Welcome to the home page of H-LAW, a Humanities Social Sciences Online discussion network sponsored by the American Society for Legal History. H-LAW solicits discussion of issues relating to teaching and research in the history of all legal traditions: common-law, civil-law, and all other legal systems.

ASLH publishes Law & History Review through the Cambridge University Press. The journal is available online via the History Cooperative and JSTOR.

Recent Content

Seeking a Chair/Commentator for ASLH panel on International law and public opinion

I am organizing a panel for the ASLH in Las Vegas. We have all the papers, but are still looking for a chair/commentator. This panel focuses on the relationship between international law and public opinion from WWII to the present. It examines this topic using case studies in the United States, Australia, and South Africa to help elucidate the role of public opinion in shaping, driving, or impeding the application of international law. If you are interested, please email me at: clamberson@angelo.edu

Thanks!

Christine Lamberson 

"Military necessity, imperial control, and the making of law"- ASLH panel seeking third paper and commentator

We are seeking a third paper and a commentator for a panel at the ASLH conference. Our panel will examine how war shapes the legal rule of empires. Any geographic or chronological focus is welcome.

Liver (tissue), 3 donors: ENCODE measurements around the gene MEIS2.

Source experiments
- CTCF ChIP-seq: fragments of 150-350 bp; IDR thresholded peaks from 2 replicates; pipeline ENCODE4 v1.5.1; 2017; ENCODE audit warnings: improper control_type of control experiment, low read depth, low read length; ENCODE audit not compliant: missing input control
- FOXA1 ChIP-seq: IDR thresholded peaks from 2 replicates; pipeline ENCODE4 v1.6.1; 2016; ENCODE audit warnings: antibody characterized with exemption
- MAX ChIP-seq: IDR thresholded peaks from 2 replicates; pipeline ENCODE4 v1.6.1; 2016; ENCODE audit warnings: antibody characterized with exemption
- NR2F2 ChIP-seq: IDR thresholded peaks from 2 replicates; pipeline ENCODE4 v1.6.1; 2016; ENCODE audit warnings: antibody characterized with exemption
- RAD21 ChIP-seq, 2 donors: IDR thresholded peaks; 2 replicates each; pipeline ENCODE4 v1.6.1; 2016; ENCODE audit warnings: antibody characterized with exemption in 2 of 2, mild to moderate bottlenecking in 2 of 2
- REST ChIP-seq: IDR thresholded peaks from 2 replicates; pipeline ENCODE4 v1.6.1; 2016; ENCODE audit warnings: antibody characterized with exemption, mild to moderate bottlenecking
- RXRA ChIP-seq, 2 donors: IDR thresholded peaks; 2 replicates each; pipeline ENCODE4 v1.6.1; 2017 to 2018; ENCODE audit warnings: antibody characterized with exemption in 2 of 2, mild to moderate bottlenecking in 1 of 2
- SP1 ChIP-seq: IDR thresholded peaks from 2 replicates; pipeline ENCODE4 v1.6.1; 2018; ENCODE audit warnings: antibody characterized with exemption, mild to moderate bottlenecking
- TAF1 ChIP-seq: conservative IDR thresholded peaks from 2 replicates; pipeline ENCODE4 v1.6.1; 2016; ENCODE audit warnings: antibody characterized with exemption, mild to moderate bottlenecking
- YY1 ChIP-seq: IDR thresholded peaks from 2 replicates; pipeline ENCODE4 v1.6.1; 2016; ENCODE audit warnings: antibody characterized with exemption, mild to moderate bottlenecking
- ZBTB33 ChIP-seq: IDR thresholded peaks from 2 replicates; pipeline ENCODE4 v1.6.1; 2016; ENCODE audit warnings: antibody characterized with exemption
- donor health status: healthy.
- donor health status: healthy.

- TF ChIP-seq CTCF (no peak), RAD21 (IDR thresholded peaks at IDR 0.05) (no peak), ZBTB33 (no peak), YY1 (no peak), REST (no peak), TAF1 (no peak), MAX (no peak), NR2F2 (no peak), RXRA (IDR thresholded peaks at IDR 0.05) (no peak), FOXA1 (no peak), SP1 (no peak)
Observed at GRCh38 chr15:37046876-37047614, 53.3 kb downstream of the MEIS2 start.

"Legibility & Legalism in the Early Modern" - Seeking Co-Panelists and Chair-Commentator for ASLH 2017

 

We are two PhD candidates looking for one or two other panelists, plus a chair-commentator for our submission to the 2017 ASLH conference to be held October 26-29 in Las Vegas. Our proposed panel is titled “Legibility and Legalism in the Early Modern.” We are open to all geographies, but would like to stay within the period spanning roughly 1400-1650.

Seeking Third Panelist for ASLH: Federalism and American Expansion

A colleague and I are finalizing a panel for the ASLH conference in Las Vegas this October, and we need a third panelist! Our panel investigates the ways federalism shaped, and was shaped by, the expansion of American power during the 19th and 20th centuries.

If you are interested in joining, please contact me at patrick.oconnor [at] umontana.edu. 

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